Another part of the routine in the Paris days, to pick up eating money, was Hemingway's daily trip to a gymnasium to work as a sparring partner for fighters. The pay was two dollars an hour. "That was very good money then, and I didn't get marked up very much. I had one rule: never provoke a fighter. I tried not to get hit. They had plenty of guys they could knock around."

He reached for the mail, slit open one from a pile of fifteen letters. It was from a high school English teacher in Miami, Florida, who complained that her students rarely read good literature and relied for "knowledge" on the movies, television, and radio. To arouse their interest, she wrote, she told them about Hemingway's adventures and pressed them to read his writings. "Therefore, in a sense," she concluded, "you are the teacher in my tenth grade classroom. I thought you'd like to know it." Hemingway found the letter depressing: "Pretty bad if kids are spending all that time away from books."

The next fishing expedition was even better than the first -- fewer fish, but two of them were small marlin, one about eighty pounds, the other eighty-five, that struck simultaneously and were boated, Hemingway's with dispatch, the second at a cost of amateurish sweat and agony that was the subject of as much merriment as congratulations. It was a more sprightly occasion, too, because Mary Hemingway was able to come along. A bright, generous, and energetic woman, Hemingway's fourth wife cared for him well, anticipated his moods and his desires, enjoyed and played bountiful hostess to his friends, diplomatically turned aside some of the most taxing demands on his time and generosity. More than that, she shared his love and the broad mixture of interests -- books, good talk, traveling, fishing, shooting -- that were central to Hemingway's life. His marriage to her was plainly the central and guiding personal relationship of his last fifteen years.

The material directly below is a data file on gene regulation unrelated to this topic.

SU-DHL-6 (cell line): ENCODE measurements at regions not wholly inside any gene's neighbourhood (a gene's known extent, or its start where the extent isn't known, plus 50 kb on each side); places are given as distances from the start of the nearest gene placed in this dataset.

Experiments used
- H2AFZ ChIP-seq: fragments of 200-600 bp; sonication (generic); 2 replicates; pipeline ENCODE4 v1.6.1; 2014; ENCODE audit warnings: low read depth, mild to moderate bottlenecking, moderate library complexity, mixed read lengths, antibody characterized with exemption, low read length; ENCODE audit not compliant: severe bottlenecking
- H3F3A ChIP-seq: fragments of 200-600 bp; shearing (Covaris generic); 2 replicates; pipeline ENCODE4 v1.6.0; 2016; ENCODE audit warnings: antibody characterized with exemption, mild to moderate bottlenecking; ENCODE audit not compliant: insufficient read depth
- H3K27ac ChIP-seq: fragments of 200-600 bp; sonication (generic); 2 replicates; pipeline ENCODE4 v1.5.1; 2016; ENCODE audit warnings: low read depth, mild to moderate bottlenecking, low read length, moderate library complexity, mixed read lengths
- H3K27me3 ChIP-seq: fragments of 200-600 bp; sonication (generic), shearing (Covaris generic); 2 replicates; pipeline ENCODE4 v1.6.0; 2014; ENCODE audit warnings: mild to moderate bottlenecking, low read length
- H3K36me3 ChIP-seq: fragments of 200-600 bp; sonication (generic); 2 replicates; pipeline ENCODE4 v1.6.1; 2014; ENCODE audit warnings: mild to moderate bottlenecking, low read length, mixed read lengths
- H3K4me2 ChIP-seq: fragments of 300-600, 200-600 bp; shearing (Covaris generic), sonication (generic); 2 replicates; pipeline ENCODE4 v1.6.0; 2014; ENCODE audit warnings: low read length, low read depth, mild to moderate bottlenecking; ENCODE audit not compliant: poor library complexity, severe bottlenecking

Hemingway gazed happily at the pair of marlin. "We're back in business," he said, and gave Mary a hug. "This calls for celebration," said Mary.

"Off to the Floridita," said Hemingway.

The Floridita was once one of those comfortably shoddy Havana saloons where the food was cheap and good and the drinking serious. By then, enjoying a prosperity that was due in no small part to its reputation as the place you could see and maybe even drink with Papa Hemingway, it had taken on a red-plush grandeur and even had a velvet cord to block off the dining room entrance. "It looks crummy now," Hemingway said, "but the drinking's as good as ever."